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BT/cat 5/6 ish


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Ok I have seen a few post from you all re networks. I’ve had the BT survey today and he started talking about networking in the house. I haven’t given it a thought until he mentioned the kids watching Netflix the computer on the web, internet tv, WiFi etc etc (headaches)!

 

so I’ll be laying the cable from the post to the house in a few weeks, what I don’t understand is how the cat 5/6 or 7 gets from the phone line to the rest of the house. 

 

I think it’s phone line into house

router plugs into phone line

then cat whichever number goes from router to points in different rooms.

 

why have some of you got like massive boxes with oodles of cables?

 

if I just wanted say 8 ports throughout the house would this be complicated.

 

ive heard of the term switch but don’t know what this does.

 

thanks for any feedback, I’m not that technical as you can read!

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I ran CAT5 from the router point to every room.

 

So far only ONE is in use, the room where my desktop PC is used.

 

The Printer and Pi Music box are also hard wired in Cat5 but they are in the same cupboard as the router.

 

The firestick that is used occasionally for watching tv over the internet connects via wifi, which makes the Cat5 cable going to the tv redundant.

 

I ran a spare phone cable and a few Cat5 cables from my router cupboard to another cupboard, just in case the router did not give wifi coverage throughout the whole house in the first cupboard it gave me the option to try it in a different location. I have not needed to do that.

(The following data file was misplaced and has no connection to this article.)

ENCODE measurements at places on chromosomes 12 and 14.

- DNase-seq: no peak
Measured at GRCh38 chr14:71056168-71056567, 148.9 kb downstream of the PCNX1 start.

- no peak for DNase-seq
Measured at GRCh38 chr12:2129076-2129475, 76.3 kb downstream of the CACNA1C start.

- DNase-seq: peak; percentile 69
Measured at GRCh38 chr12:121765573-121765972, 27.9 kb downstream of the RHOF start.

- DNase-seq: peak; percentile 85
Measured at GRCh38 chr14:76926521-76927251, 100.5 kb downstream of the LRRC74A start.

Much easier to install lots of cheap Cat5 cable just in case. It is so much harder to install it later and often impossible to fit it later and keep it hidden.

 

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So from your router you will have a single cable,cat5/6/7 whatever you go with, that will go to an Ethernet switch. This then will have various amounts of ports that you connect to the rest of the house.

The link is a simple 8 port. You will have your main cable then can add another 7 to go different rooms in your house. They are a simple plug and play setup with nothing else needed to be done.

 

https://www.amazon.co.uk/TP-Link-TL-SG108S-Ethernet-Lifetime-Warranty/dp/B07HP6ZLSM/ref=mp_s_a_1_3?dchild=1&keywords=ethernet+cable+hub+8&qid=1595970637&sr=8-3

You can have an Ethernet switch with as many ports as you would ever want. More ports will drive up the cost.

Then you have switch's that can provide power as well,PoE, where you can connect cameras and access points to.

Figure out how many different rooms will need a data cable and what for. Living Room might need 2/3 , TV, sky or firestick, Sonos etc. Other rooms might just need 1. That number will then be the size of your switch.

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Simple rule is that if it's movable (laptop, phone) it should use WiFi - if it's static (printer, TV, Sky Box etc) it should be wired.

 

WiFi technology has improved massively but any radio based system will suffer the more devices are sharing it.